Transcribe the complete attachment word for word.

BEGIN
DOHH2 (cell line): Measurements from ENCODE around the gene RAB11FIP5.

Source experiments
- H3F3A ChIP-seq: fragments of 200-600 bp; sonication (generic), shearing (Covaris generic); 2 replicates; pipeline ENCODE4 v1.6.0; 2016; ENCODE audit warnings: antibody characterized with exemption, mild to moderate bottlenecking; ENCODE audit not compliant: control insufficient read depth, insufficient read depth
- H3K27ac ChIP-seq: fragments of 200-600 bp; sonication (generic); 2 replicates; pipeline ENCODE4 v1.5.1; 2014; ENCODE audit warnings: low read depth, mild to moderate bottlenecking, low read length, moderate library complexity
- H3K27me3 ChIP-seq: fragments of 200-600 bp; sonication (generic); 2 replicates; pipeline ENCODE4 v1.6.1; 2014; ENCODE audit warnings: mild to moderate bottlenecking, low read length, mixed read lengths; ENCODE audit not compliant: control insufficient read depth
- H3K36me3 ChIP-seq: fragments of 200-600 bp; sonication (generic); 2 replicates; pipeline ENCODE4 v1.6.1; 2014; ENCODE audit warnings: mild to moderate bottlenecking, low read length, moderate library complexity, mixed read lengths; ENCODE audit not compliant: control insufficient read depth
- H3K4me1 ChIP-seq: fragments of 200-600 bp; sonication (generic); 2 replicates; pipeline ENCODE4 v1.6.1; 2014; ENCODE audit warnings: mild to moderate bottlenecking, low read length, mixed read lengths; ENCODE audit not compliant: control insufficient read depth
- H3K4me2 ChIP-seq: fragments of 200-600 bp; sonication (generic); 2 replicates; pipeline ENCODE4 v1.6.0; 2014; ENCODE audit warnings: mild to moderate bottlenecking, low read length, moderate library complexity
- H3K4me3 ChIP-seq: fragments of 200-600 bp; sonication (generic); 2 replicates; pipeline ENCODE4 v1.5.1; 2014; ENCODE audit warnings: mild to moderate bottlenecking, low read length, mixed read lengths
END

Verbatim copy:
DOHH2 (cell line): Measurements from ENCODE around the gene RAB11FIP5.

Source experiments
- H3F3A ChIP-seq: fragments of 200-600 bp; sonication (generic), shearing (Covaris generic); 2 replicates; pipeline ENCODE4 v1.6.0; 2016; ENCODE audit warnings: antibody characterized with exemption, mild to moderate bottlenecking; ENCODE audit not compliant: control insufficient read depth, insufficient read depth
- H3K27ac ChIP-seq: fragments of 200-600 bp; sonication (generic); 2 replicates; pipeline ENCODE4 v1.5.1; 2014; ENCODE audit warnings: low read depth, mild to moderate bottlenecking, low read length, moderate library complexity
- H3K27me3 ChIP-seq: fragments of 200-600 bp; sonication (generic); 2 replicates; pipeline ENCODE4 v1.6.1; 2014; ENCODE audit warnings: mild to moderate bottlenecking, low read length, mixed read lengths; ENCODE audit not compliant: control insufficient read depth
- H3K36me3 ChIP-seq: fragments of 200-600 bp; sonication (generic); 2 replicates; pipeline ENCODE4 v1.6.1; 2014; ENCODE audit warnings: mild to moderate bottlenecking, low read length, moderate library complexity, mixed read lengths; ENCODE audit not compliant: control insufficient read depth
- H3K4me1 ChIP-seq: fragments of 200-600 bp; sonication (generic); 2 replicates; pipeline ENCODE4 v1.6.1; 2014; ENCODE audit warnings: mild to moderate bottlenecking, low read length, mixed read lengths; ENCODE audit not compliant: control insufficient read depth
- H3K4me2 ChIP-seq: fragments of 200-600 bp; sonication (generic); 2 replicates; pipeline ENCODE4 v1.6.0; 2014; ENCODE audit warnings: mild to moderate bottlenecking, low read length, moderate library complexity
- H3K4me3 ChIP-seq: fragments of 200-600 bp; sonication (generic); 2 replicates; pipeline ENCODE4 v1.5.1; 2014; ENCODE audit warnings: mild to moderate bottlenecking, low read length, mixed read lengths